Road safety is an issue that touches us all and thanks to all who have ridden in the Bass Coast Cycle Challenge, around 2000 students from South Gippsland the Bass Coast regions have had access to intensive road safety education courses which work towards saving lives on our roads.
The Bass Coast Cycle Challenge (Saturday 9 November 2019, Inverloch) attracts hundreds of participants who come from all over Victoria to take part in one of the cornerstone rides (121km, 85km, 53km, 40km).
While riders get to experience one of the most scenic rides in Victoria, the broader benefits of the event are far reaching, with proceeds funding courses run in our local schools, which arm the next generation with life saving road safety knowledge.ENTER A RIDE NOW
RYDA is a series of practical and powerful workshops that aim to change the way young people think about road safety. As part of an interactive one-day excursion, students experience braking at different speeds, devise travel strategies that will work for them in the real world and get tips from road safety experts on how to protect themselves, their friends and family. The most powerful moments come from crash survivors who take the time to tell their stories.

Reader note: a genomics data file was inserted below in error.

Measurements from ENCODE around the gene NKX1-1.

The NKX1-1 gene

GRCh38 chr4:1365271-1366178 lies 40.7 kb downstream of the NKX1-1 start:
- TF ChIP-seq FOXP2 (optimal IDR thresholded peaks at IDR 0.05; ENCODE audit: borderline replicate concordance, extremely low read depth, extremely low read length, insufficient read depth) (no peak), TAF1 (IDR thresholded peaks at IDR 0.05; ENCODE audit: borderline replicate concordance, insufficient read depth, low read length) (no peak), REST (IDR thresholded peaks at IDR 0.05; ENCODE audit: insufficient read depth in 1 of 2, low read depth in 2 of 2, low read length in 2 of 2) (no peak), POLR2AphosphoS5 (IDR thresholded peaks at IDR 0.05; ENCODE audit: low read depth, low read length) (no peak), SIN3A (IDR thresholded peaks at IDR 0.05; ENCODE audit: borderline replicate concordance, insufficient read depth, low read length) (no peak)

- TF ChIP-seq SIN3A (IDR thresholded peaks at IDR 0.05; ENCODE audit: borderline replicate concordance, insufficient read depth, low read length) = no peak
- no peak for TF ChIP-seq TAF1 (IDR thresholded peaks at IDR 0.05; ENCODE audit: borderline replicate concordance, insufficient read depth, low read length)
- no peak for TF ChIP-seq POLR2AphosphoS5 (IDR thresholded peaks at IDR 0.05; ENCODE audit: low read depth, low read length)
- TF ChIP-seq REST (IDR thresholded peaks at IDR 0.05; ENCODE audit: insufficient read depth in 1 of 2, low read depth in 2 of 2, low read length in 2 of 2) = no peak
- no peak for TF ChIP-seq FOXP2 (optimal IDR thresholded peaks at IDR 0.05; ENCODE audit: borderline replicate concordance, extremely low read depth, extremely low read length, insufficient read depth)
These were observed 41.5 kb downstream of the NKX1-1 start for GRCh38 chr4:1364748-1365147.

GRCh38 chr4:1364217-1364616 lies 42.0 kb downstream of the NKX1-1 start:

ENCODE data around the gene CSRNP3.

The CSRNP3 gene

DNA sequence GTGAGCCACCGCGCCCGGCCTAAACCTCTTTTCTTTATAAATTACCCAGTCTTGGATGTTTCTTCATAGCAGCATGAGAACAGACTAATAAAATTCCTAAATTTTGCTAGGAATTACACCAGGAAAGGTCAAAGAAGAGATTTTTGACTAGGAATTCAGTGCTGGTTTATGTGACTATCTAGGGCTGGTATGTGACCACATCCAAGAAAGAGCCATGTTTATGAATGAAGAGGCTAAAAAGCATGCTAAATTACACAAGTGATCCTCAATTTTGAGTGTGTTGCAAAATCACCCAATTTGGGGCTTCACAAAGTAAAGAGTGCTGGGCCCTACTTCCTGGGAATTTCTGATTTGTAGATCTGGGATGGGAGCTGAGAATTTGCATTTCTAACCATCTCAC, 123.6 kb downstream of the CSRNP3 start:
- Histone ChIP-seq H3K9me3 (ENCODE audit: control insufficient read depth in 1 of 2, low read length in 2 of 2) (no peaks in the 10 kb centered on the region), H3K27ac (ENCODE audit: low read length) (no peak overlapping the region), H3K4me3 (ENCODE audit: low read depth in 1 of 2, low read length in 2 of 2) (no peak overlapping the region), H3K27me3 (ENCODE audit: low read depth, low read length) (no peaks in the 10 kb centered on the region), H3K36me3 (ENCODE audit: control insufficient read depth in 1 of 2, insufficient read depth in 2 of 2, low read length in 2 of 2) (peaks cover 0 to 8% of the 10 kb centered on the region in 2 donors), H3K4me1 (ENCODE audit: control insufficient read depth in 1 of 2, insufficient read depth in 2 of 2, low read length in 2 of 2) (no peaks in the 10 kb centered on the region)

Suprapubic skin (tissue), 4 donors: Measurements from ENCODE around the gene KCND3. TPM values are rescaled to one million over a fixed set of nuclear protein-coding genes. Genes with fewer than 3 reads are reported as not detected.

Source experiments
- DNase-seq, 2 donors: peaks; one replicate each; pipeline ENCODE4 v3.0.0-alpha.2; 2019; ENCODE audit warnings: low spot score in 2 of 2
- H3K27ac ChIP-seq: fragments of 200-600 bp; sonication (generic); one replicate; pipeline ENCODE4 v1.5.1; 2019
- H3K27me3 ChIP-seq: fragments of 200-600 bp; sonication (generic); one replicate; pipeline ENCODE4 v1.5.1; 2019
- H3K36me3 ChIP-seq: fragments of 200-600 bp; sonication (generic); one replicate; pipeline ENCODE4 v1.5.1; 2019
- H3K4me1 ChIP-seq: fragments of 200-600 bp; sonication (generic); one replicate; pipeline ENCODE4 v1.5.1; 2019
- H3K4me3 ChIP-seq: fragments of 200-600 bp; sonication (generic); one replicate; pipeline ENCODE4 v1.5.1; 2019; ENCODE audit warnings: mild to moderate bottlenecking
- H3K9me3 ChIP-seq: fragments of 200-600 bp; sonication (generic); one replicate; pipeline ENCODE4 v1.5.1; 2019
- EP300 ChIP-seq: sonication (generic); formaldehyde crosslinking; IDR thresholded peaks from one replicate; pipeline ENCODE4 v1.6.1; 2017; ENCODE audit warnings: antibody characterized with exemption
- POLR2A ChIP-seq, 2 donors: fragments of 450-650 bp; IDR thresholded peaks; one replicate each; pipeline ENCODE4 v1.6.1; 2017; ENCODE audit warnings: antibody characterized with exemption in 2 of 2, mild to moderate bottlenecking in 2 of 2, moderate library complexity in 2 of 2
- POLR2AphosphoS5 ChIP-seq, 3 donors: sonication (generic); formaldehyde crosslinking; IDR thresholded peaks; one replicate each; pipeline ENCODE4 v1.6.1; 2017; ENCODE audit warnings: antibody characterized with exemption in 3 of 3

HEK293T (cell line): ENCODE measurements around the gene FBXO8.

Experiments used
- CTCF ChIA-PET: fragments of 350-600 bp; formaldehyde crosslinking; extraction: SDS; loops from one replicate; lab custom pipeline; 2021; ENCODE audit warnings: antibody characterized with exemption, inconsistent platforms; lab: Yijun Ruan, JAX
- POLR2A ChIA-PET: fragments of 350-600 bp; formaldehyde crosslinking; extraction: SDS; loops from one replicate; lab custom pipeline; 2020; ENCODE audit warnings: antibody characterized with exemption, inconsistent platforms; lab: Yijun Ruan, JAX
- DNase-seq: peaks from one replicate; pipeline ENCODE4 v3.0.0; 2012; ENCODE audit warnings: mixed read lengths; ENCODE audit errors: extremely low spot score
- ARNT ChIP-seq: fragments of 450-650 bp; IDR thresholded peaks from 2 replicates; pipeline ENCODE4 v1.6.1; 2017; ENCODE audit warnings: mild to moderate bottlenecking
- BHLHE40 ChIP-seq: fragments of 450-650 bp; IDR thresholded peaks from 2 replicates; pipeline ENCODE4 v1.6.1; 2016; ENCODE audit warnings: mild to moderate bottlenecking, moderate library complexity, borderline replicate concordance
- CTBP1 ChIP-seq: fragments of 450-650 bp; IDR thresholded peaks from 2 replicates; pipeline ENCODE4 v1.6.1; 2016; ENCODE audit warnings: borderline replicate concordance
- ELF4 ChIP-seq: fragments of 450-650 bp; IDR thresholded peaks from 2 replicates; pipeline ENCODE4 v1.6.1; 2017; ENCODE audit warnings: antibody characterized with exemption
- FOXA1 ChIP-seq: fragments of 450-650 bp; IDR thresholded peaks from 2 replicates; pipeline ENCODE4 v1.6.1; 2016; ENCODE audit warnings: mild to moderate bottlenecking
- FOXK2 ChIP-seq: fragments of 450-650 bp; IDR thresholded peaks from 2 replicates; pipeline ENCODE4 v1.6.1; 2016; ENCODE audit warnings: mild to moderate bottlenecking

“To date we have had around 2000 students attend RYDA from eight local secondary schools in Wonthaggi, Phillip Island, Korumburra, Leongatha, Foster and Mirboo North.” Said co-event director Gavin Slavin.
Early education is an important initiative that has contributed to the number of young people killed in road crashes falling by 48% over the past decade.
“RYDA targets 16-18 year old students who are approaching that crucial time in their lives where they start to drive independently or are travelling as passengers of novice drivers.” Said Catherine Smith from Road Safety Education Limited.
Proceeds from the Bass Coast Cycle Challenge will continue to support RYDA, in addition to a broader suite of driver education programs.
Students from years 10, 11 and 12 will benefit, with funds supporting the ‘Keys Please Vic Roads education program’ (year 10), the RYDA program (year 11) and Vic roads MukUpday program (year 12).
“Having a diverse range of programs in every secondary school in the region provides the best opportunity to promote safer driving and hopefully reduce the road toll.” Said Slavin.
In addition to these programs, the Bass Coast Cycle Challenge will support the L2P program which moves the education from the class room environment to the open road.
“It not only supports first time drivers through their first 120 hours of driving with a qualified mentor or parent until they are ready to sit their P plate license, but also educates parents / carers to become driving education mentors.”
The Bass Coast Cycle Challenge will be held on Saturday 9 November 2019.